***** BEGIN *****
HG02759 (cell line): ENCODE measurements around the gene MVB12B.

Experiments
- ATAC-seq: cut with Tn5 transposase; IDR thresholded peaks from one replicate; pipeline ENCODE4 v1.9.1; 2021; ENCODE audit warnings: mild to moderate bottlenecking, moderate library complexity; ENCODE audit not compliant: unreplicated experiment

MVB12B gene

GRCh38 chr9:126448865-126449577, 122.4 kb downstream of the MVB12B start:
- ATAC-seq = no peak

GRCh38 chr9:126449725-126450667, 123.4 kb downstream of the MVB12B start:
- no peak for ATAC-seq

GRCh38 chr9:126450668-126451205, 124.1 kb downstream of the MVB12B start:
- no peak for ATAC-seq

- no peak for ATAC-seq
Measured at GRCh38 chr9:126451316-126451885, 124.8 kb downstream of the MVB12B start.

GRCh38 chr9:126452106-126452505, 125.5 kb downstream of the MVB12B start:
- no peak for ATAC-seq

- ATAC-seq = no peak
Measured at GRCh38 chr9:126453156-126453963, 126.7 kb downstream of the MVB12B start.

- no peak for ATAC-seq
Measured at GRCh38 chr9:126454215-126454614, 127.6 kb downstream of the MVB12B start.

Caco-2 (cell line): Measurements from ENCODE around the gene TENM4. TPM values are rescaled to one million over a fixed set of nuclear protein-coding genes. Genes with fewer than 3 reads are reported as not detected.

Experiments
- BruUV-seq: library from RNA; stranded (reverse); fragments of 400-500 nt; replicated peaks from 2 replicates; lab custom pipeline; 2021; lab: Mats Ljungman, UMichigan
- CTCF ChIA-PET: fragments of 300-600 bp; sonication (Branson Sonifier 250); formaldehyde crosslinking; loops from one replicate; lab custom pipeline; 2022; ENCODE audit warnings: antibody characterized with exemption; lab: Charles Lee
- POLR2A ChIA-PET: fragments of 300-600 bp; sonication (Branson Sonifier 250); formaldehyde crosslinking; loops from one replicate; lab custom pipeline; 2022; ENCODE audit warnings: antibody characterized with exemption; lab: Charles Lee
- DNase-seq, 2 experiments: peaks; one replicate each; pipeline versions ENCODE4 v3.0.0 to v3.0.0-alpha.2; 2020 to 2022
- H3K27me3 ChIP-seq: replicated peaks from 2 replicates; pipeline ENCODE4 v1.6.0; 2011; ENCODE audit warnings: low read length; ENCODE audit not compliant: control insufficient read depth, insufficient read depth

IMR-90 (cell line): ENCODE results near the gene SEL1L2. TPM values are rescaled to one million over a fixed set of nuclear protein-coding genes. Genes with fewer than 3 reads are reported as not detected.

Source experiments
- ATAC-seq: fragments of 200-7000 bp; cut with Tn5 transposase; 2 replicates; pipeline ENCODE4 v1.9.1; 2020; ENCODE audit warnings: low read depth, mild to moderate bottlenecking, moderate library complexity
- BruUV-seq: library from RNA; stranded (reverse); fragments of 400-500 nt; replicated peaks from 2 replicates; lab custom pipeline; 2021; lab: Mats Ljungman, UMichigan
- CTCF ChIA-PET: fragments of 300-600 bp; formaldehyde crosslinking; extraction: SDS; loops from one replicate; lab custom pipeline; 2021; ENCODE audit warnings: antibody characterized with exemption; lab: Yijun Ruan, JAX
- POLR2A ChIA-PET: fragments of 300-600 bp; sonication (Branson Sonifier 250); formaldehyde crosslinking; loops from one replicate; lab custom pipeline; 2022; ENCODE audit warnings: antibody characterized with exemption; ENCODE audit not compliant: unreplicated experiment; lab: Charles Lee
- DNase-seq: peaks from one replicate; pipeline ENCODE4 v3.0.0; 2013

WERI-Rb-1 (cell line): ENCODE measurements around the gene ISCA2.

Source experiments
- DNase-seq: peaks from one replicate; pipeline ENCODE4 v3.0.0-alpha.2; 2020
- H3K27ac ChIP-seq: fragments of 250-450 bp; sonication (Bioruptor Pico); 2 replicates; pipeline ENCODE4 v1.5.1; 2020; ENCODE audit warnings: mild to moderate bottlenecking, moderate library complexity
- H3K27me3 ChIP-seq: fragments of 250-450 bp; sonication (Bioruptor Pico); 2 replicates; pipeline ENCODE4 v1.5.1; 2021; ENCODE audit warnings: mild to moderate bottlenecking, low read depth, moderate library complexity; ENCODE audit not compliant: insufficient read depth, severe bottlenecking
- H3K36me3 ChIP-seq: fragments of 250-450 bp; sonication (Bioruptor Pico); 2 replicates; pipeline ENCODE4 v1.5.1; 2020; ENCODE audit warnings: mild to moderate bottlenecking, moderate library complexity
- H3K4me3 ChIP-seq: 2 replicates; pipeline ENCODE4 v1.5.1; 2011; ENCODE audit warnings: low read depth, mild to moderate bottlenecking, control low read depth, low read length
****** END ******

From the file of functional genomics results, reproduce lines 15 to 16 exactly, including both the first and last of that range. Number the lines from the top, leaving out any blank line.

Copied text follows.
- ATAC-seq = no peak
Measured at GRCh38 chr9:126453156-126453963, 126.7 kb downstream of the MVB12B start.